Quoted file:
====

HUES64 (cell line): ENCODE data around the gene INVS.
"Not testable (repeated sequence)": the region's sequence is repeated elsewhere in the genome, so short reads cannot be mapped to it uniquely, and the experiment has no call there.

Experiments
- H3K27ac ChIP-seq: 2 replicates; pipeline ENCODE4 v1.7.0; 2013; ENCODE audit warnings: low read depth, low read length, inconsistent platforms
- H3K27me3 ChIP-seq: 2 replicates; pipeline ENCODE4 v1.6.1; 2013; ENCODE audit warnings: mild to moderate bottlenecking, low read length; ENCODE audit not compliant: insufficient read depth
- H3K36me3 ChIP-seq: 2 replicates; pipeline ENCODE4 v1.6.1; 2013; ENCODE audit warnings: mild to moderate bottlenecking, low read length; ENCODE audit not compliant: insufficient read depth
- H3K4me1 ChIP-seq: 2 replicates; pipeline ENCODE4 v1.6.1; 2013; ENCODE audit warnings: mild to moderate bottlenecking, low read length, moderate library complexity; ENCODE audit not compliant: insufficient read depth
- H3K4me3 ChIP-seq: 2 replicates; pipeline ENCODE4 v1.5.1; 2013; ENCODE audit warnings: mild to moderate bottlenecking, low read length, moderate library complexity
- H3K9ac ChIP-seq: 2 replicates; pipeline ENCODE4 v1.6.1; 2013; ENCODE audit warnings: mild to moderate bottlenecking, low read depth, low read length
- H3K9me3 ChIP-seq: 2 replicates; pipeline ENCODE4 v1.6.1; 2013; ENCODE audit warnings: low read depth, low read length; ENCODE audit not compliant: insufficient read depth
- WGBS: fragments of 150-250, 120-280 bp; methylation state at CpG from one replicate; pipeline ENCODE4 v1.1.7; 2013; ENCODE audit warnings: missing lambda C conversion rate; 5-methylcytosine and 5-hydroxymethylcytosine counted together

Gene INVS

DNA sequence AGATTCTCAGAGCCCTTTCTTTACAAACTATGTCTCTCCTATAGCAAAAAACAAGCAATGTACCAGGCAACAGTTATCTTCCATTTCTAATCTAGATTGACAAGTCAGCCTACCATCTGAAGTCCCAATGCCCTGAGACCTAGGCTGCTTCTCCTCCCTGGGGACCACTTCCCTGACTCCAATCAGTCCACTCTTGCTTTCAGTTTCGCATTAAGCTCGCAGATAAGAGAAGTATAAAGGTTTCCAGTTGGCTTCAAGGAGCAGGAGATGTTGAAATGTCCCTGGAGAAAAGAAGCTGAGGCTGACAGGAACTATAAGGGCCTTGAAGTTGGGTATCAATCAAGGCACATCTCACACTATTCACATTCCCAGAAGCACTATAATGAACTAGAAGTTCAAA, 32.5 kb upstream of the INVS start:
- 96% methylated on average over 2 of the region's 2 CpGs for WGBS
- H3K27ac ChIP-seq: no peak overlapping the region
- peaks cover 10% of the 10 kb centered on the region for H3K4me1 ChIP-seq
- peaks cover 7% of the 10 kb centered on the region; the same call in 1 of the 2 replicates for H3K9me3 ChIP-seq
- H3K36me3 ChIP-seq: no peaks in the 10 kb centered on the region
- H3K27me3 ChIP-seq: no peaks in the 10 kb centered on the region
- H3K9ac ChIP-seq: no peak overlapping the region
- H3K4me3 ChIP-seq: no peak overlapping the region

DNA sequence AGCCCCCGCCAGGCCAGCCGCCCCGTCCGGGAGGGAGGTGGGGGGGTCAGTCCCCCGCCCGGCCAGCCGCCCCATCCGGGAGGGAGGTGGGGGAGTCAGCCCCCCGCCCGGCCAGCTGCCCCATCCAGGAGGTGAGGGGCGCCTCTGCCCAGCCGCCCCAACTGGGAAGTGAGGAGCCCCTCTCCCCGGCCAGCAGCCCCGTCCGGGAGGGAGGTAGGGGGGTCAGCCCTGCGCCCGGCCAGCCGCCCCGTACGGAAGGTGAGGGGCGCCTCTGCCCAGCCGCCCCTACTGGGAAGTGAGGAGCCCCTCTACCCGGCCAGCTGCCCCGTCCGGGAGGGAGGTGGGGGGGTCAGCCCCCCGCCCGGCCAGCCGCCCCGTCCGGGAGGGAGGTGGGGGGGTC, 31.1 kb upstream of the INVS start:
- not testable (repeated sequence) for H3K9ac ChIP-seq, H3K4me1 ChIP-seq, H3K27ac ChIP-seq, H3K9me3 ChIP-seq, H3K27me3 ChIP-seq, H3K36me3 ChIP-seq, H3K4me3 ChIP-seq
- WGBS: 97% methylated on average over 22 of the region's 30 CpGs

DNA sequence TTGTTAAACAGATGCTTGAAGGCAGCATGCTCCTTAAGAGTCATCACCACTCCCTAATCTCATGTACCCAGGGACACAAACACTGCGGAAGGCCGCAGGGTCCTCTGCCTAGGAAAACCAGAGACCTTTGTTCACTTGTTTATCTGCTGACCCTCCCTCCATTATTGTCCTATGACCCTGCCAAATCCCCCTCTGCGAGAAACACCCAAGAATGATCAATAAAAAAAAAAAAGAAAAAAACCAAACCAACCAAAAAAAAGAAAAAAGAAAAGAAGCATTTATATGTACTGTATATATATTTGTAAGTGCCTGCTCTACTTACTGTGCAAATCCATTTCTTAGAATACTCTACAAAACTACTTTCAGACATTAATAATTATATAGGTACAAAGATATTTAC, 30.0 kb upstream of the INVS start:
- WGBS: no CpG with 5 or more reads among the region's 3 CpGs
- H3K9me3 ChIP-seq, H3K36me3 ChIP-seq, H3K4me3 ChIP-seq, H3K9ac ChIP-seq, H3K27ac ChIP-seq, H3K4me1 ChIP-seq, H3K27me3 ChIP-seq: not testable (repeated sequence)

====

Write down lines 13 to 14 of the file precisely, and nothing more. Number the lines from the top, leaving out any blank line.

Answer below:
DNA sequence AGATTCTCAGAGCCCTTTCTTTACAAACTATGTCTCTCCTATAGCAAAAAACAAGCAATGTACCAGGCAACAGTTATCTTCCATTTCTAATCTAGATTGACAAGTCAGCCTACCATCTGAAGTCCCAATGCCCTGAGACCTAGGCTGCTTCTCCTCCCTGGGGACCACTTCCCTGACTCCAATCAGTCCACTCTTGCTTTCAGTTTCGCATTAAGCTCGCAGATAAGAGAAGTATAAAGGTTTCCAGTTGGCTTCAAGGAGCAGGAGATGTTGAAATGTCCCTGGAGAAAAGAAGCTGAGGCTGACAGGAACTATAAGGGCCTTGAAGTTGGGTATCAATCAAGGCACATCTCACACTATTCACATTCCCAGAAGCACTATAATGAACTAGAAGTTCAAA, 32.5 kb upstream of the INVS start:
- 96% methylated on average over 2 of the region's 2 CpGs for WGBS